MEXICO CITY, Mexico – After snubbing the U.S. at last month's Summit of the Americas in Los Angeles, Mexico President Andrés Manuel López Obrador is set to meet President Joe Biden at the White House, Tuesday. The left-leaning president, who recently called on American's of Mexican heritage to vote against Texas Governor Greg Abbott, will be pushing his agenda, and observers hope the U.S. will be pushing back.
Experts told Fox News Digital that issues which should be raised between the two leaders are border security, illegal immigration and ways to stop the tidal wave of fentanyl and other illegal drugs coming into the U.S.
The Mexican president has been quoted as saying that he is not going to prosecute or convict criminals and drug cartel leaders given human rights considerations. A policy known as "hugs not bullets."
"The most important issues on the AMLO – Biden meeting will be drugs, migration, energy and inflation. The last issue is of most immediate concern to both governments, but they may be limited in what they can do in the short term…I expect that the U.S. will commit to doing more on weapons flowing to Mexico and Mexico will commit to being tougher on synthetic drugs," said Duncan Wood a senior advisor to the Mexico Institute at the Woodrow Wilson Center.
Jorge Castañeda, a former Mexican secretary of foreign affairs and professor of politics at New York University, told Fox News Digital that "During the AMLO – Biden meeting there will be two moments, what is spoken in private and what is said in public. In public there will be praise and cuddles, they will talk about continuing to work together on all issues, about cooperation and even, despite some differences, in general they are working very well. So AMLO will not be able to complain about anything."
However, Castañeda added "Privately, I have the impression that there will be quite a few complaints on various issues, from the lack of support for the United States in the case of Ukraine and the lack of sanctions against Russia, through its refusal to attend the Summit of the Americas and its support to the dictatorships of Cuba, Venezuela and Nicaragua, to the lack of more forceful actions to stop illegal immigration, which continues to be a priority for Biden."
On the curious timing of last week's massive fentanyl bust in Mexico Castañeda said," it seems that he only did it to look good before their meeting, but in reality, his policy of not prosecuting the drug traffickers and agreeing with them has repercussions in a greater volume of drugs entering the United States."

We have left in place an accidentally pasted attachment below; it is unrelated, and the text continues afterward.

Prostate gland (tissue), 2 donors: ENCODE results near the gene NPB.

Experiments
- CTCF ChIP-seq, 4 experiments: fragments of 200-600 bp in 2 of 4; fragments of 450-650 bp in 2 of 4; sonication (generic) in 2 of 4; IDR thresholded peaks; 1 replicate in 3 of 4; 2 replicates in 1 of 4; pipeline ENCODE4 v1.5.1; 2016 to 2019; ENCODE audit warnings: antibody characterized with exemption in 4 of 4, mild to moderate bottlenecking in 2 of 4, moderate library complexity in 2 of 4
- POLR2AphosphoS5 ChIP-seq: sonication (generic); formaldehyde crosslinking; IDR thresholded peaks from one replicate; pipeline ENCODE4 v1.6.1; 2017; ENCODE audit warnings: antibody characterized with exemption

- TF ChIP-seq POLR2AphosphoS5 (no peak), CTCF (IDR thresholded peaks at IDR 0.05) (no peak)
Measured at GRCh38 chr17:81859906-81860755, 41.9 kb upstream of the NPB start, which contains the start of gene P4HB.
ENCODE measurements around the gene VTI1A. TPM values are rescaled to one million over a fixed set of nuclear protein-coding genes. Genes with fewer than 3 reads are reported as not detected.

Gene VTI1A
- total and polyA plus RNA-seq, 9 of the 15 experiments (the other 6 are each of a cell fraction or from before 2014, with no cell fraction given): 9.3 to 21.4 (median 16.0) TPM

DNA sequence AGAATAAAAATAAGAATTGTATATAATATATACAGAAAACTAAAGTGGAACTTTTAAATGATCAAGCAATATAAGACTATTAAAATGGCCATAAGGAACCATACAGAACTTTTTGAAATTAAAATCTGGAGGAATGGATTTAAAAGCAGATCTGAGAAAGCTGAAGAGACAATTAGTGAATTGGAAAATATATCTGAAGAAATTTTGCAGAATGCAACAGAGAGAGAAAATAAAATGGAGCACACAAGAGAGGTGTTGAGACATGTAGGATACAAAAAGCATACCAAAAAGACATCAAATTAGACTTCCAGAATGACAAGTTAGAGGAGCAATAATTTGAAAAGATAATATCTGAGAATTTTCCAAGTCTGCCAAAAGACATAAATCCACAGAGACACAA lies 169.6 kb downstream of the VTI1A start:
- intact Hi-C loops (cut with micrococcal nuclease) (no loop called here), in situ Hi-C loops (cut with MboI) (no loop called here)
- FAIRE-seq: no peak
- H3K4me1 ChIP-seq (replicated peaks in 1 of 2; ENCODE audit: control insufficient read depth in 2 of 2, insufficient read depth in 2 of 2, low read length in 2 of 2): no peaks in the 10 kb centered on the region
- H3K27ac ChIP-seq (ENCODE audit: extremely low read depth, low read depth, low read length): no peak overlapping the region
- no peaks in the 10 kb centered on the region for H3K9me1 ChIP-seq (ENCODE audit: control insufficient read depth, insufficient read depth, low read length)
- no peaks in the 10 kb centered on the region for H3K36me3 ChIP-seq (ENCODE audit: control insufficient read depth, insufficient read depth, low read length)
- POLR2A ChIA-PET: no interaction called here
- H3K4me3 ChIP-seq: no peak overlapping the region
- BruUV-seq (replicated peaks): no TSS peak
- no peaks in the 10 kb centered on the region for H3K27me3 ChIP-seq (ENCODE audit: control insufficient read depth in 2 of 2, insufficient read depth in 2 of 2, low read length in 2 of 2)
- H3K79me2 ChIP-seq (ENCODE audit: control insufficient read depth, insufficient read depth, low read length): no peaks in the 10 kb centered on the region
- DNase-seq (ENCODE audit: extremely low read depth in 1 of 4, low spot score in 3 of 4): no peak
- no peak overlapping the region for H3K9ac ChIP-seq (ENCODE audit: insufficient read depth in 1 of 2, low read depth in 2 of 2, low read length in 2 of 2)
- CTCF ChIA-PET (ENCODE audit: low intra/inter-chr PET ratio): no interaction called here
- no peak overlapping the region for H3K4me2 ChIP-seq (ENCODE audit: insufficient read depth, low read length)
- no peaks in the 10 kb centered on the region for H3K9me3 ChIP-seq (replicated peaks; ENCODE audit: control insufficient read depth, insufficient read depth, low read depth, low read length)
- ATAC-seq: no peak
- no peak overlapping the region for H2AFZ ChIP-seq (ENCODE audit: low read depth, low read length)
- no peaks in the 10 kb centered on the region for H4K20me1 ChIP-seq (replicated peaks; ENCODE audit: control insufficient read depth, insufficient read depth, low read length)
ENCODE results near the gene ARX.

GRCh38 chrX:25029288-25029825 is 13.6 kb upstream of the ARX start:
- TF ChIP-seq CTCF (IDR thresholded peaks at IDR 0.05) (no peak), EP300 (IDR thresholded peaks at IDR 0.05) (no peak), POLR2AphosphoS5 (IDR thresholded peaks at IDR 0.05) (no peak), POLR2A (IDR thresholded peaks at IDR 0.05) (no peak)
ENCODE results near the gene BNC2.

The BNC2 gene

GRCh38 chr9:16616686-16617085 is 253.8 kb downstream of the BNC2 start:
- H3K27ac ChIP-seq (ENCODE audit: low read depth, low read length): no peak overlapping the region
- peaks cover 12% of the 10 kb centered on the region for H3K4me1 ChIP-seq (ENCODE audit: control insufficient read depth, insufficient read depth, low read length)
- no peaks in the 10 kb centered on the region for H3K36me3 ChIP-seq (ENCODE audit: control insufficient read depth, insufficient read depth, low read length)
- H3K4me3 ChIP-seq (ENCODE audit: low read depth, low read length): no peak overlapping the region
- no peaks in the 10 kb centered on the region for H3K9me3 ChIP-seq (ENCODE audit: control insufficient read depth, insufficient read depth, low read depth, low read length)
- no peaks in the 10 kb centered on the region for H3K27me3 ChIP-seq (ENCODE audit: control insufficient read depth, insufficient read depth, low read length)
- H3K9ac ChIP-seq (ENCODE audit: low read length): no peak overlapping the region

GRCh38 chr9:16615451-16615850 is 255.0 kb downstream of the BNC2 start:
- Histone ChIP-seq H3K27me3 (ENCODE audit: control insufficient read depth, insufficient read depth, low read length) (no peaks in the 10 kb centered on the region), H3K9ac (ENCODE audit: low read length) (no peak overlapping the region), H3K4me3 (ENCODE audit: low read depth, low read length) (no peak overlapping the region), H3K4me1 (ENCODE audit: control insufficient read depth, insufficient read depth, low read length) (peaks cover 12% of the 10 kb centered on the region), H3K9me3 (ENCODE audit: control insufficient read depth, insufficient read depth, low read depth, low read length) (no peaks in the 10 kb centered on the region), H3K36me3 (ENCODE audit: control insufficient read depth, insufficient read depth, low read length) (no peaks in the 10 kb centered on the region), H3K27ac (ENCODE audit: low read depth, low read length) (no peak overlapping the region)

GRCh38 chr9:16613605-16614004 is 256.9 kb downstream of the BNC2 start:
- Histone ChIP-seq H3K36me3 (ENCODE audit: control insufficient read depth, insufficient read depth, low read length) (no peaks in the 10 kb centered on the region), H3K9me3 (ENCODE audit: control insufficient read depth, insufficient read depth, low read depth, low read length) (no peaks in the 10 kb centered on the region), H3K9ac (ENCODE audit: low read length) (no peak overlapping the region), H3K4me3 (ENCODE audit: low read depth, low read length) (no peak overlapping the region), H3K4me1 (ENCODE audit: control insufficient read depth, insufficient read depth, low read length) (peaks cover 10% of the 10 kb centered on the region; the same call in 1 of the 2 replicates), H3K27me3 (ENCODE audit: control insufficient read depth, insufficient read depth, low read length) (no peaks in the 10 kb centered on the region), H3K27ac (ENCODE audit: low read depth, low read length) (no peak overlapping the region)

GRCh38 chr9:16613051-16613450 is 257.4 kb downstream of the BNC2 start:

The Mexican president was recently asked during a press conference about his expectations for his meeting with Biden and said the "migratory issue is central." He also said he wanted more help for Central America, as well as an increase in temporary work visas that he said would make for a more orderly flow of migration.
"President López-Obrador has a bipolar personality; that's why he usually shows his respect to everybody and tries to be a nice guy," explained Carlos Alazraki, a Mexico based political analyst and CEO of Atypical TeVe.
He said that, "With President Biden, he is not going to get into any confrontation. He will agree with him about how to fight corruption, how to fight narcotics and decrease violence, and he is going to appear as if he did a great job during their meeting. He is going to try to show that Mexico is the best friend of the U.S., but we must be careful and doubtful about all these."
More than once, the Mexican president has sided with countries like Cuba and Venezuela to criticize the U.S., pointing out that people must resist American influence when they try to "dominate" and intervene in the internal affairs of other countries. Observers say his refusal to participate in the Summit of the Americas was a statement to make it clear which side he is on and mark the distance to prevent his neighbor from getting involved in matters he considers only his business.
Observers say they are concerned about the way AMLO has eroded the U.S.–Mexico relationship, undermining trust by saying one thing and doing another.
"It isn't easy to know what AMLO wants to get out of this meeting. AMLO's plan is very limited or unknown. His relationship with the U.S. has been mainly focused on trade (United States, Mexico and Canada free trade agreement – USMCA), climate change, and migration, including AMLO's efforts to promote U.S. investment in Central America," Gabriel España, managing director of Iskali Capital Group told Fox News Digital.
España said he also expects strong U.S. pushback concerning Mexico's security policy.
President Biden needs AMLO to stop illegal immigration and critics consider that a soft approach of the Biden administration to avoid confrontation gives AMLO more power to challenge the U.S.
"The interesting thing is if AMLO is going to take advantage of the meeting and if Biden is going to make him pay for not attending the Summit of the Americas in Los Angeles. Mexico should request a migration plan," (among other things,) said Mexico based economist Luis de la Calle.
He said the U.S. should ask for: security, drugs control; application of migration rules (in exchange for an ambitions visa program); changes in energy in Mexico to compete with China. The most likely scenario is that they will achieve little because both governments are ineffective and lack a vision of what to do."
Observers recommend that President Biden should pay closer attention not only to what AMLO and his delegation say in Washington D.C. but especially to what they really do in Mexico.